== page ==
Antimicrobial Stewardship Programs for Veterinary Practices
For smaller veterinary practices, an antimicrobial stewardship program can be much simpler. At a minimum, an antimicrobial stewardship program in a companion animal practice is simply an attitude toward antimicrobial use that effects reflection on their appropriate use. Whenever antibiotics are considered for a patient, alternative therapies should be considered and the necessity of antibiotic use should be substantiated. Then, for every antibiotic dispensed, the name, dose, route, and duration of treatment should be noted in the record, as well as the indication for the antibiotic. Of relevance, a study that looked at prescribing behavior by referring veterinarians for the year before patient referral to a veterinary teaching hospital in the United States found that for 197 of 549 cases examined, the duration of administration of antibiotics that had been prescribed was not noted in the record and that dose and route of administration were frequently not included.6 After 48–72 hours, a “timeout” should be taken (i.e., a period of reconsideration) to re-evaluate the need for an antibiotic; the dose, frequency, duration, and indication; and whether its de-escalation or discontinuation is indicated.
In summary, there needs to be an emphasis on not only reduced use of antimicrobials but also improved use of antimicrobials in order to battle the emergence of resistant bacterial populations. Veterinary practitioners are urged to become familiar with guidelines documents produced by ISCAID, ACVIM, and AVMA to guide rational antimicrobial therapy in companion animal practice.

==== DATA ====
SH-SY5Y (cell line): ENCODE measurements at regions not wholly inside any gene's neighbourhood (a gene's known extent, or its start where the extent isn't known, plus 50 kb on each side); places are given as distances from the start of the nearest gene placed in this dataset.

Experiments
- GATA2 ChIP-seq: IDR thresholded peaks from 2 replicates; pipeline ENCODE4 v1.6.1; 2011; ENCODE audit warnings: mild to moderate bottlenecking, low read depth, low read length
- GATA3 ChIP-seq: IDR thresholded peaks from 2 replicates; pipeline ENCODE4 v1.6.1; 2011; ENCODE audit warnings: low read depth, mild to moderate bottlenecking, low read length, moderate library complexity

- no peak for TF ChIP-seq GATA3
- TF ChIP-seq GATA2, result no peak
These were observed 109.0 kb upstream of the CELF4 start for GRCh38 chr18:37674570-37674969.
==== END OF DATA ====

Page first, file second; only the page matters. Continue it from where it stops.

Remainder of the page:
1. Weese JS, Blondeau JM, Boothe D, et al. Antimicrobial use guidelines for treatment of urinary tract disease in dogs and cats: antimicrobial guidelines working group of the international society for companion animal infectious diseases. Vet Med Int. 2011;2011:263768.
2. Hillier A, Lloyd DH, Weese JS, et al. Guidelines for the diagnosis and an antimicrobial therapy of canine superficial bacterial folliculitis (Antimicrobial Guidelines Working Group of the International Society for Companion Animal Infectious Diseases). Vet Dermatol. 2014;25:163–175, e142–163.
3. Weese JS, Giguere S, Guardabassi L, et al. ACVIM consensus statement on therapeutic antimicrobial use in animals and antimicrobial resistance. J Vet Intern Med. 2015;29:487–498.
4. Bender JB, Barlam TF, Glore RP, et al. The AVMA Task Force for Antimicrobial Stewardship in Companion Animal Practice responds. J Am Vet Med Assoc. 2015;246:727–728.
5. Grayzel SE, Bender JB, Glore RP, et al. Understanding companion animal practitioners’ attitudes toward issues of antimicrobial stewardship. J Am Vet Med Assoc. 2015;247(8):883–884.
6. Baker SA, Van-Balen J, Lu B, et al. Antimicrobial drug use in dogs prior to admission to a veterinary teaching hospital. J Am Vet Med Assoc. 2012;241:210–217.